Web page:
"To avoid the disgrace"
Goethe's Gretchen is based on a historical case.
Susanne Margaretha Brandt wears a ‚complete death costume’, consisting of a white bonnet, a white linen jacket with black borders, a matching skirt, white gloves, a folded napkin and a lemon. On January 14, 1772, in front of St. Katherine's church at the court square in Frankfurt, the 26 year old executioner Johann Heinrich Hoffmann cuts off her head in one fell blow of the sword, for which he is praised: "He carried out his office well and according to that which God and the authorities required." Had the execution not gone well and had he thereby prolonged the suffering of the unhappy one, "he would have been apportioned responsibility and punishment."
God and the authorities sentenced the young maiden to death because she kept her pregnancy secret and deliberately murdered her newborn baby, "in order to avoid disgrace and chastisement for giving birth to an illegitimate child." She works at an inn and till now has given the woman who employs her no reason for complaint. A traveller from Holland who had been passing through and whose name she did not even know, had given her wine. He perhaps even mixed it into her drink, and seduced the submissive woman. The lemon that she carries during the execution is a double symbol: On the one hand it stands for bittersweet love, on the other it is supposed to protect ‚the poor sinner’ form evil spirits.
Mayor and Counsel of the Free Imperial City Frankfurt-On-The-Main return the death verdict for two reasons, namely that it is deserved according to divine and worldly law and also that it may serve as "an abhorrent example" to others. The legal basis for the decision is the first German book of law, the so called Constitutio Criminalis Carolina, or C.C.C. . It was established as Imperial law in the year of 1532 at the Regensburg Diet under Karl V and remained in place until the end of the 18th century, in some cases even enduring into the 19th century.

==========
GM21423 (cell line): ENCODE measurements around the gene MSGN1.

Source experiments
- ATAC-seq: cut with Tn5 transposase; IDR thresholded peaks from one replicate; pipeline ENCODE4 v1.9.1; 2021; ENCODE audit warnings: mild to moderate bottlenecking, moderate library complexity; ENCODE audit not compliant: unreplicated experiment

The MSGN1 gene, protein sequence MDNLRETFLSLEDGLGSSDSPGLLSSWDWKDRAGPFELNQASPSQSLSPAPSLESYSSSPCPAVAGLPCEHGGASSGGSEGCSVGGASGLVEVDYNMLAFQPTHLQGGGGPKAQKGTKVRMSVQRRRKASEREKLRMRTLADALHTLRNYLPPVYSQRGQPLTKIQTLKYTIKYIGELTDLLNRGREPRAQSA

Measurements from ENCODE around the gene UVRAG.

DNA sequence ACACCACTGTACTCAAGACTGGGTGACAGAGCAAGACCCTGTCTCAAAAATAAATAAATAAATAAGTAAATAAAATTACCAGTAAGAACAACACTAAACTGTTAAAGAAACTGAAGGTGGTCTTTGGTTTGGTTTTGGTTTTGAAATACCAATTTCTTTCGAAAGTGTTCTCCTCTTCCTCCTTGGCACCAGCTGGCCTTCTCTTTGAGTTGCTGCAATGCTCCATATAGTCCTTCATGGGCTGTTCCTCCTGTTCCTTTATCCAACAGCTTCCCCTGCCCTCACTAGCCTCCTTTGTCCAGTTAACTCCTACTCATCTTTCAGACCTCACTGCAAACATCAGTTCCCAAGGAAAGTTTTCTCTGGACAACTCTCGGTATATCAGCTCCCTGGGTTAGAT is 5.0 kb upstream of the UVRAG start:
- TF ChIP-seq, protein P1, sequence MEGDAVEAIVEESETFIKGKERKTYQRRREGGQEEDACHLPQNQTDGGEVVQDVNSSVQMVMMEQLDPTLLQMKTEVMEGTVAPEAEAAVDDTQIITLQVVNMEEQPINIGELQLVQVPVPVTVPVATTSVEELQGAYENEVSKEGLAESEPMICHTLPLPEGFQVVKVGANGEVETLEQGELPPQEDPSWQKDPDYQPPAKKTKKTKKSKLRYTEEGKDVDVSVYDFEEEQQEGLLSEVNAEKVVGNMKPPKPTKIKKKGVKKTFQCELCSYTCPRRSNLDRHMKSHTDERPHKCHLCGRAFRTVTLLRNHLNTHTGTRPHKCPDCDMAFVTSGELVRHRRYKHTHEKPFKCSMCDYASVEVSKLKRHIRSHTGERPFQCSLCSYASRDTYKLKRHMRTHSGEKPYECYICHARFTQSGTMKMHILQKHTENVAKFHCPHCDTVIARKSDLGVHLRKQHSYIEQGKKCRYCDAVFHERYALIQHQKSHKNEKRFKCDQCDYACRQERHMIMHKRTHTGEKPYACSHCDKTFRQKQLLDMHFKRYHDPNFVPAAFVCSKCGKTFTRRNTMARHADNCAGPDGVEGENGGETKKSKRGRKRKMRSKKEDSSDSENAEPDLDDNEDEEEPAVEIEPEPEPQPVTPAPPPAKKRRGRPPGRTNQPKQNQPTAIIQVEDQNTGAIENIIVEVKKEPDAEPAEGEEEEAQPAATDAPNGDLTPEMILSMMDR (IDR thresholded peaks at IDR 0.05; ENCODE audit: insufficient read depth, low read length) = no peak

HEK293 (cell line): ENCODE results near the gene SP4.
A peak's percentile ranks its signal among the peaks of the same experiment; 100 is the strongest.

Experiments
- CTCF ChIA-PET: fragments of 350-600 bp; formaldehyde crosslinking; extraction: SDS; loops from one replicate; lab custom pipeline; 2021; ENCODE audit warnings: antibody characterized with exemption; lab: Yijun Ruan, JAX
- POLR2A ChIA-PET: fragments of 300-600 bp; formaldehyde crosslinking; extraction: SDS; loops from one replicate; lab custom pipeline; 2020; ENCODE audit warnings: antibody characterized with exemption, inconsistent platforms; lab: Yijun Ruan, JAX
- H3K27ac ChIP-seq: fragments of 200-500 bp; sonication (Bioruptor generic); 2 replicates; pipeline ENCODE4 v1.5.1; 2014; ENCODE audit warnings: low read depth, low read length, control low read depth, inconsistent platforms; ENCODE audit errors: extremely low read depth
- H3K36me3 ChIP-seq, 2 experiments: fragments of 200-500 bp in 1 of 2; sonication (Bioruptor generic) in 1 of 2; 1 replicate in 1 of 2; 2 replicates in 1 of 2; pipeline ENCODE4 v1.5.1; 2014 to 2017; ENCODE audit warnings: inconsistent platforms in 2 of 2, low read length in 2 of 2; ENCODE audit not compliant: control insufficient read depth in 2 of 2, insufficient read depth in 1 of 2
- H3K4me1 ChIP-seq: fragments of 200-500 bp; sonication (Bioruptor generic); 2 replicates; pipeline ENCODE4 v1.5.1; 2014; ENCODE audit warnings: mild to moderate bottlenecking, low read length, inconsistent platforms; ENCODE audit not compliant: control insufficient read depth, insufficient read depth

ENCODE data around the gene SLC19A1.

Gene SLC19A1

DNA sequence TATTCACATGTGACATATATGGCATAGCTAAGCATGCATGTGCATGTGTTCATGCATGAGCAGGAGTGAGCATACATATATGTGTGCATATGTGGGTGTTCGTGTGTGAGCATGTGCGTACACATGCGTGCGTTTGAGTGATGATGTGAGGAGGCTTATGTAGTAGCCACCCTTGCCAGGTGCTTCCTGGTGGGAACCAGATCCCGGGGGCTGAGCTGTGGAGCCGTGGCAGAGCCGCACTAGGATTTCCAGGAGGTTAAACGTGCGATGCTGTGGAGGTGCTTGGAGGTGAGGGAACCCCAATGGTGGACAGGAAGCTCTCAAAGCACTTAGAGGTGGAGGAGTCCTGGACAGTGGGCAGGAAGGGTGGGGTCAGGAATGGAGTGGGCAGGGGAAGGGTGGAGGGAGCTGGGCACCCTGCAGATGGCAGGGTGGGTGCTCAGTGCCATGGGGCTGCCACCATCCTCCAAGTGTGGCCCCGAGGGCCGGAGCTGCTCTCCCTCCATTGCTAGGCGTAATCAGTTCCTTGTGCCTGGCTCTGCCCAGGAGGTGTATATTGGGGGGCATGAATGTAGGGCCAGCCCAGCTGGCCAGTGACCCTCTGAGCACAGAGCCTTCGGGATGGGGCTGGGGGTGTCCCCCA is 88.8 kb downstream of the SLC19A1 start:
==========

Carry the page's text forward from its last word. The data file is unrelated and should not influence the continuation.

Johann Wolfgang Goethe cannot stop thinking about the execution of the poor, unmarried young woman, who is his age and is moved to immortalize her as the seduced ‚Gretchen’ in his Faust. In the same century two further death sentences are executed in Frankfurt, namely in the years 1745 and 1758, and both times also connected to infanticide. As Frankfurt is a a modern and enlightened city, the death by drowning stipulated by law is changed to ‚death by sword’.
According to tradtional trial records, Susanne Brandt evokes the pity of both judges and her defense lawyer who recognize her as a poor and helpless young girl who is nothing, has nothing, and can do nothing – she has been set up. Yet infanticide cannot be tolerated, for which reason the execution as described above was carried to serve as an ‚abhorrent example’ to others
The execution is also a measure of social hygene. Yet it is clear that the community could make further provisions and Frankfurt is especially abundant in terms of charitable organizations. For this reason Court Council for the Defense of Susanne Brandt, Dr. Marcus Christoph Schaaf, expresses the wish that an orphanage be established: " Then every debilitated woman who is tempted to lay a hand on her offspring, whether fearing disgrace or due to lack of necessary sustenance, could find a sanctuary allowing her to happily avoid sorrowful worries... ." May the unhappy little Brandt be the last one attempting to avoid the loss of her honor by submitting herself to the danger of a far greater loss."
Quotations from Siegfried Birkner, Das Leben und Sterben der Kindsmörderin Susanna Margaretha Brandt, Insel-Verlag, 1975 and Kirsten Peters: Der Kindsmord als schöne Kunst betrachtet. Eine motivgeschichtliche Untersuchung der Literatur des 18. Jahrhunderts, 2001
Come to our discussion about the fates of women who committed infanticide and other ‚unhappy girls’ at the Museum for Contraception and Abortion, Monday - Wednesday 2PM – 6PM at Mariahilfer Gürtel 37, 1150 Wien. www.muvs.org